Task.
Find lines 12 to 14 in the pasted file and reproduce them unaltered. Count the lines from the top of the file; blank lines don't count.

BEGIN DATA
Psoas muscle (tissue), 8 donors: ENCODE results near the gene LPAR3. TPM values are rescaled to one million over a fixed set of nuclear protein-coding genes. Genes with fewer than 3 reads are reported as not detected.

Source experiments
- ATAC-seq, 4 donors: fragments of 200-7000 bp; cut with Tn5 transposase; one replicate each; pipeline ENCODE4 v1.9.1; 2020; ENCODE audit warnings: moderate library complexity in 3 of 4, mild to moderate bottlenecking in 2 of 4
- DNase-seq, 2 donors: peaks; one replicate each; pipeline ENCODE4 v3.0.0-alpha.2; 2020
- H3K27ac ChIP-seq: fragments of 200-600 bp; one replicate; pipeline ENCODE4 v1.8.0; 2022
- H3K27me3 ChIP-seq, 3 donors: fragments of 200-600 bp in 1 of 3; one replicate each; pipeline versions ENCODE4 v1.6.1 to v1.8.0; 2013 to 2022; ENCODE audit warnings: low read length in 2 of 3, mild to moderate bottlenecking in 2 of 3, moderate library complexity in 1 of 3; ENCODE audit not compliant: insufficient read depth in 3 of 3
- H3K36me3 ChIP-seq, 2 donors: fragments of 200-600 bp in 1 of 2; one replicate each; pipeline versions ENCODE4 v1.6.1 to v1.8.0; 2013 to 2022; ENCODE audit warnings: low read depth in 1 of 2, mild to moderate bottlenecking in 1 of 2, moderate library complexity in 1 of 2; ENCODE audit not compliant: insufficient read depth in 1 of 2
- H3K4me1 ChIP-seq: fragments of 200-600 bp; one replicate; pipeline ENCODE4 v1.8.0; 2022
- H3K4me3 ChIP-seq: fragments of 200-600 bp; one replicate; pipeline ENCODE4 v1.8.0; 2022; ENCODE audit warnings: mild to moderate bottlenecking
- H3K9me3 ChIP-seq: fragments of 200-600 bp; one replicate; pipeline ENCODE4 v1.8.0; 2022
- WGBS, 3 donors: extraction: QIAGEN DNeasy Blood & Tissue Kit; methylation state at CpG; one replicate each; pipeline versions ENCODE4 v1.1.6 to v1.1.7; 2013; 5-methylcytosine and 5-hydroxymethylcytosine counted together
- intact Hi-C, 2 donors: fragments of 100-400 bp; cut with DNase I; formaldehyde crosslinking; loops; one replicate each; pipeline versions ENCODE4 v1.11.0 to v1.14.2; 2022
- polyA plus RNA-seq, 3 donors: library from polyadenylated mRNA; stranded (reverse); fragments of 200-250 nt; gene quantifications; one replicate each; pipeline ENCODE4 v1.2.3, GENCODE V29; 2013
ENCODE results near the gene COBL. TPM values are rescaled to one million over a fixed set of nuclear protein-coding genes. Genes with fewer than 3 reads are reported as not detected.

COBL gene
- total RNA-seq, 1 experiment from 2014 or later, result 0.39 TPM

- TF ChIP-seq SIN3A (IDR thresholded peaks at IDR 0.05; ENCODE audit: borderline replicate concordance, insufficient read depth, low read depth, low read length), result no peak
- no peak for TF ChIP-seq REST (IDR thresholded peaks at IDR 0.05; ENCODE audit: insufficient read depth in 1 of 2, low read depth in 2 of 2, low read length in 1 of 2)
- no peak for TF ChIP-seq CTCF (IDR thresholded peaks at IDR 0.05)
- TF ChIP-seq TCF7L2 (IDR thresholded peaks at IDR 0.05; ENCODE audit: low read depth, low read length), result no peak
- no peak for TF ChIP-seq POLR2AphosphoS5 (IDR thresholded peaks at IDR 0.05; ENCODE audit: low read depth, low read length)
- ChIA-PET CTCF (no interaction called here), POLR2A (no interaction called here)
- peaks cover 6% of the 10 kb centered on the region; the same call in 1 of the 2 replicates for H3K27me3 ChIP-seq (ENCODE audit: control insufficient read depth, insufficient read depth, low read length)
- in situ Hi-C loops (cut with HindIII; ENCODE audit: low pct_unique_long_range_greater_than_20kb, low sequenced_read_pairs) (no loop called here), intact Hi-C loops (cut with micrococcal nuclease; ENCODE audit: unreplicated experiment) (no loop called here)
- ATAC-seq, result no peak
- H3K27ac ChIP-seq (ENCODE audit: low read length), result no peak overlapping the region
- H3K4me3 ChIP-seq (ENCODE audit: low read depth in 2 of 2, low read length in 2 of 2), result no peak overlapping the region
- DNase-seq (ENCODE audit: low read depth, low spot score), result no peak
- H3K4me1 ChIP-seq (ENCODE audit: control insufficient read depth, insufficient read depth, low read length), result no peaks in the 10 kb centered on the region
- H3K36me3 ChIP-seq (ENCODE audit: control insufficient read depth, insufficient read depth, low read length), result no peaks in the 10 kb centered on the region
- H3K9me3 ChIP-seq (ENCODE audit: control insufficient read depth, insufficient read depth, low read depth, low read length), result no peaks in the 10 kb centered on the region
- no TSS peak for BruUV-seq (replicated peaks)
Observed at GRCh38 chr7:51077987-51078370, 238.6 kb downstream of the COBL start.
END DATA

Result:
- intact Hi-C, 2 donors: fragments of 100-400 bp; cut with DNase I; formaldehyde crosslinking; loops; one replicate each; pipeline versions ENCODE4 v1.11.0 to v1.14.2; 2022
- polyA plus RNA-seq, 3 donors: library from polyadenylated mRNA; stranded (reverse); fragments of 200-250 nt; gene quantifications; one replicate each; pipeline ENCODE4 v1.2.3, GENCODE V29; 2013
ENCODE results near the gene COBL. TPM values are rescaled to one million over a fixed set of nuclear protein-coding genes. Genes with fewer than 3 reads are reported as not detected.